The Catatumbo Lightning is an atmospheric phenomenon in Venezuela. It occurs strictly in an area located over the mouth of the Catatumbo River where it empties into Maracaibo Lake. The frequent, powerful flashes of lightning over this relatively small area are considered by some to be the world’s largest single generator of tropospheric ozone. It originates from a mass of storm clouds that create a voltaic arc at more than 5 km of height, during 140 to 160 nights a year, 10 hours per day and up to 280 times per hour. It occurs over and around Lake Maracaibo, typically over a bog area that forms where the Catatumbo River flows into the Venezuelan lake.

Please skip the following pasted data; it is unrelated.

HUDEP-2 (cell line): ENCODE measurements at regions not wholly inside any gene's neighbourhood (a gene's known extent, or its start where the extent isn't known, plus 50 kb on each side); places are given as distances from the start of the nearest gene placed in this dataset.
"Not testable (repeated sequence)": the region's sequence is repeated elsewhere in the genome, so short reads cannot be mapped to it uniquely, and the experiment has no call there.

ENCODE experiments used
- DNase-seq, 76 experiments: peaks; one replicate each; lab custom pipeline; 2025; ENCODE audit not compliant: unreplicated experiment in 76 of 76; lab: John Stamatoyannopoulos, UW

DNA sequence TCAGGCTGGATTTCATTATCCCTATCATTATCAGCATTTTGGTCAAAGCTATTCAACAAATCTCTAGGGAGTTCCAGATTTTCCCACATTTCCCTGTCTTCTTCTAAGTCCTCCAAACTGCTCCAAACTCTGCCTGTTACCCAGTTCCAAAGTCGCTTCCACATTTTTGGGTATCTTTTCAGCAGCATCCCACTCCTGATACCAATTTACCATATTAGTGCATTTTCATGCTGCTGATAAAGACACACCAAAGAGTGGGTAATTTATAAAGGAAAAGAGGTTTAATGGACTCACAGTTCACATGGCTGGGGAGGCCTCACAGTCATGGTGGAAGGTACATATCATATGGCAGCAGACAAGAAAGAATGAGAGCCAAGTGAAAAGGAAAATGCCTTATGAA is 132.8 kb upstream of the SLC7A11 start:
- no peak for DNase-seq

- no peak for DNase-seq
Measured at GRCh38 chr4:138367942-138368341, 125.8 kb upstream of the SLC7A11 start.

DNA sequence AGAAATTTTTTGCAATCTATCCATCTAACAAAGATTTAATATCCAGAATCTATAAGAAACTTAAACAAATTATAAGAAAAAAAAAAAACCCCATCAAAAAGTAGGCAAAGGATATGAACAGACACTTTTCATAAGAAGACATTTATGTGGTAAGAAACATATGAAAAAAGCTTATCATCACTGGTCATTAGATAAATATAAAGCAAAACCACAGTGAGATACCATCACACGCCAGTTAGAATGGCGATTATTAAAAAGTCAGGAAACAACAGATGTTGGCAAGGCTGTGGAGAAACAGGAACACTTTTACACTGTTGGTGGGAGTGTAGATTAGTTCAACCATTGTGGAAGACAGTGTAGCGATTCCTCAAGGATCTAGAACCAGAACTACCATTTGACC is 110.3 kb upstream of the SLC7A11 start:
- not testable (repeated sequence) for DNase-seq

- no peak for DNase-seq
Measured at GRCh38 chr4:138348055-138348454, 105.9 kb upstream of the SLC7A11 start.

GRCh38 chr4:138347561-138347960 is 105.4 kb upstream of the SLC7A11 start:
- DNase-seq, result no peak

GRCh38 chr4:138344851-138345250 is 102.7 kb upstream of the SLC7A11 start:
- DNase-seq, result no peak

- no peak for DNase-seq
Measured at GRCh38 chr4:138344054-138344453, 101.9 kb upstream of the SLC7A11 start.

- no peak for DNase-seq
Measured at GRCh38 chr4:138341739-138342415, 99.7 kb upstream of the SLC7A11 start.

After appearing continually for centuries, the lightning was not seen for several months in January – April 2010, apparently due to a drought, raising fears that it may have been extinguished permanently.
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